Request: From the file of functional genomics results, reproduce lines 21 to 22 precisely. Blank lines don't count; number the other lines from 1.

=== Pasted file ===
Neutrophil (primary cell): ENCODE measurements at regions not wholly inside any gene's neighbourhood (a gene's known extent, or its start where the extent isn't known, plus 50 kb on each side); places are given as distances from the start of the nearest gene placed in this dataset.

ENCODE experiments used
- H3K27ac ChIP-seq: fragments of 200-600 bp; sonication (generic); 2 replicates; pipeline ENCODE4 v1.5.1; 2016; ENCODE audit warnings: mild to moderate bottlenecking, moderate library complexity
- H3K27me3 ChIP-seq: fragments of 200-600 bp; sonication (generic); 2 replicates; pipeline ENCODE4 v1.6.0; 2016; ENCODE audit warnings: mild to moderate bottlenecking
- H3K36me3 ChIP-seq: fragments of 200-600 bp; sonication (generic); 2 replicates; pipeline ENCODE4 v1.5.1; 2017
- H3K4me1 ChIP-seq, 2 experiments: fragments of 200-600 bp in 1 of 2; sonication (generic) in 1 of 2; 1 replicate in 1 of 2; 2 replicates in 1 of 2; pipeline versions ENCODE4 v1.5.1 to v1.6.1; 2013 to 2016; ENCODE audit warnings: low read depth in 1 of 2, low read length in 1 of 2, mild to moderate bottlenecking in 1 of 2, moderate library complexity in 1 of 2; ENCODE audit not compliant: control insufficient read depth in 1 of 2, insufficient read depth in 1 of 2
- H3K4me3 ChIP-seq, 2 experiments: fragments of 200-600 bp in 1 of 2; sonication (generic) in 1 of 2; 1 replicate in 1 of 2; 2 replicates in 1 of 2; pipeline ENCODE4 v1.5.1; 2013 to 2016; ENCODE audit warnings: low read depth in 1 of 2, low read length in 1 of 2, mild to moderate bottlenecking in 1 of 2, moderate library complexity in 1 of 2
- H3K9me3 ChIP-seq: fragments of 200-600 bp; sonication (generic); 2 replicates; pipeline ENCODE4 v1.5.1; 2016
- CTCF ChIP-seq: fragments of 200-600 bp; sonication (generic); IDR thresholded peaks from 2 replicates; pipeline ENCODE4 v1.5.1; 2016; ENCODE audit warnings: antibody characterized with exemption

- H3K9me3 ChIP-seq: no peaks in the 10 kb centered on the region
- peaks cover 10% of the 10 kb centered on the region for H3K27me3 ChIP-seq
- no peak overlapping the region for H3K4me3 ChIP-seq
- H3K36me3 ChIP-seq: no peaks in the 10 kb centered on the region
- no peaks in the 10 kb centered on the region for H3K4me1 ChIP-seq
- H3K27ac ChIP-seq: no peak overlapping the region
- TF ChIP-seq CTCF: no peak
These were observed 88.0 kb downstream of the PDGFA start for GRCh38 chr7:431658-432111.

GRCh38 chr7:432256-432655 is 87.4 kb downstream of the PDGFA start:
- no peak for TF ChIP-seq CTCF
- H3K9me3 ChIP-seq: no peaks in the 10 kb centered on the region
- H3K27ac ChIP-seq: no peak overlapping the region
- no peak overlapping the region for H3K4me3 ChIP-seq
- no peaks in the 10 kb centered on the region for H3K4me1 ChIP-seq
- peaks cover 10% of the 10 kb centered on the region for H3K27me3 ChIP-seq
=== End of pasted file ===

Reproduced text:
- H3K27ac ChIP-seq: no peak overlapping the region
- no peak overlapping the region for H3K4me3 ChIP-seq